What's a Guarantor?
Guarantors are financially and legally obligated to pay your rent if you fail to pay.
How does a guarantor help?
Anytime you might not meet the landlord's requirements, a guarantor may be required. For example, if your income isn't 40 times the monthly rent, if you have bad credit, or if you have no rental history, a guarantor might help you qualify. Now, not all landlords allow guarantors, so make sure you ask about this before you visit the apartment.
Guarantors are required to make at least 80 to 100 times the monthly rent. (If your rent is $2,000 per month, a guarantor needs to make $160,000 to $200,000 per year.)
Asking someone to be a guarantor
Asking a rich friend or relative to be your guarantor can be excruciating. To help you out, we've written a sample guarantor letter with clear instructions that you can use. The more details you provide the potential guarantor, the easier the process might be.
Necessary guarantor documents
A guarantor needs to provide the same documents as a renter: two pay stubs, two bank statements, one or two tax returns, and a letter from his or her employer. If the guarantor owns his or her own business, a certified public accountant (CPA) must provide a letter stating the guarantor's income.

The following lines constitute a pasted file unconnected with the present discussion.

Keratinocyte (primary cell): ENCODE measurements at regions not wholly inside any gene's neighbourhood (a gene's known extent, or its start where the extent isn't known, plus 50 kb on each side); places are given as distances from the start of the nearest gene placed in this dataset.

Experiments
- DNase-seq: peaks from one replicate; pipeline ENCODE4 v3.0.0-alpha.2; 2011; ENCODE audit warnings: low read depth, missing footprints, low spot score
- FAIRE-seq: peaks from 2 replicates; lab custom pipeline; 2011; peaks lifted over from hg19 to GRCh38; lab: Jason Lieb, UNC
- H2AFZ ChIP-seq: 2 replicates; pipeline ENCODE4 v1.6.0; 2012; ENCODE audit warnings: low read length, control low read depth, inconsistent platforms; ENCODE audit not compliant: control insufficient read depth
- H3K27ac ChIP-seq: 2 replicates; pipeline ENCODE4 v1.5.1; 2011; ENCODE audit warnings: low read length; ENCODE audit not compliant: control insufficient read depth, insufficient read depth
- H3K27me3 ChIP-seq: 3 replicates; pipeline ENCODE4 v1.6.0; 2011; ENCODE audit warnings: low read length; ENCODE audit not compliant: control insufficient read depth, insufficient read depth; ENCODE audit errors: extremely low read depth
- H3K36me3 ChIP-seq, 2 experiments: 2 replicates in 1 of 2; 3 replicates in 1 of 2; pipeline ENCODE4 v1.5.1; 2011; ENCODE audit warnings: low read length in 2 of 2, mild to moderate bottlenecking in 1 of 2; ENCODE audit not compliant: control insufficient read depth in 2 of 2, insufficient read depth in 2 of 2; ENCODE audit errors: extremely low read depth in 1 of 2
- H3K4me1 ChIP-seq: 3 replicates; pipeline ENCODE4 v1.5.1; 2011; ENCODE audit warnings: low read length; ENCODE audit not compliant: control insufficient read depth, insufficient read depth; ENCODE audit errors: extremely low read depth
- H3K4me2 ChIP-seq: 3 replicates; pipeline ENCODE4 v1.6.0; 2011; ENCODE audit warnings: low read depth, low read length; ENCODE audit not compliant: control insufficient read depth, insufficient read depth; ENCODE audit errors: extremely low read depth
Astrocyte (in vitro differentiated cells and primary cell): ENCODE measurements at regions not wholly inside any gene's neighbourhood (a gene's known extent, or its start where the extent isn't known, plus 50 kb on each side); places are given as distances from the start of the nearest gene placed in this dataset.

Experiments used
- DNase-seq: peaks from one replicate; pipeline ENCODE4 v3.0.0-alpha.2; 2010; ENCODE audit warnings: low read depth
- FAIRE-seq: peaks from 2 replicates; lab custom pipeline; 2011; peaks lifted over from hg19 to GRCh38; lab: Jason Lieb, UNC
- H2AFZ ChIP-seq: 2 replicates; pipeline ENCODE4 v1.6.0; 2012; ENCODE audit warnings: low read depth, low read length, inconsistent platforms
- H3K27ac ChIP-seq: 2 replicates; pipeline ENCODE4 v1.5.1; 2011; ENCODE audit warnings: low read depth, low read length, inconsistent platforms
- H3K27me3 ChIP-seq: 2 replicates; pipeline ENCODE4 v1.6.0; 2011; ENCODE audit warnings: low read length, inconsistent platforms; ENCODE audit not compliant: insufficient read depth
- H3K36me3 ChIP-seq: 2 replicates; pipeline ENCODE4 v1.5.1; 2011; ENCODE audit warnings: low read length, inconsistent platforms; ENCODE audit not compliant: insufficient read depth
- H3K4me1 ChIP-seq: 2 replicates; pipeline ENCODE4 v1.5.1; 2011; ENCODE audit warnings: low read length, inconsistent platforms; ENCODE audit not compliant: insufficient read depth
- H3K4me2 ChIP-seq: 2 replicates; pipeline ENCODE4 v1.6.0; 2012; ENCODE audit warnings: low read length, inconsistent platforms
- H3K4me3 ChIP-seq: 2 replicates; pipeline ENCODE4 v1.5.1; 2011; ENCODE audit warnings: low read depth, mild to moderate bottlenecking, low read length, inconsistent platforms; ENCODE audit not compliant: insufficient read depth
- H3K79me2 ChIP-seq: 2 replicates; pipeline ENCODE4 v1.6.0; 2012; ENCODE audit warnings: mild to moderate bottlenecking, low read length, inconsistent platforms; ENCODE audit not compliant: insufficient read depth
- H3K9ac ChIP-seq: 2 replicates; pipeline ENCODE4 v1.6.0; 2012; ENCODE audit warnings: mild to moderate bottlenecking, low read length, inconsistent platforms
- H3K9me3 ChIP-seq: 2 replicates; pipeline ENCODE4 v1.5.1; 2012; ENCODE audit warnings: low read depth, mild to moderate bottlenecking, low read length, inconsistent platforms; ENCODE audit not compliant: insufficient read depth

Who gets this sensitive info?
No matter how close your relationship is, your guarantor won't want to share his or her financial information with you. The guarantor can instead send the documents directly to the landlord, but the landlord will want the documents right away.
Landlords prefer and sometimes require guarantors to live in New York, New Jersey or Connecticut. (It's cheaper to track down someone in the Tri-State area when collecting a missed rent payment!) But some will work with out-of-state guarantors. You'll need to ask about this.
Typically you can't have multiple guarantors that add up to 80 to 100 times the monthly rent. Landlords want one person as a guarantor. (Collecting missed rent payments from more than one person is way too complicated.)
Guarantor Services - Insurent
If you need a guarantor but don't have a rich uncle with a sack of gold, try Insurent, a guarantor service. Insurent requires an income of 27.5 times the monthly rent and a good credit history . To act as your guarantor, they'll charge you 75 to 80 percent of one month's rent upfront.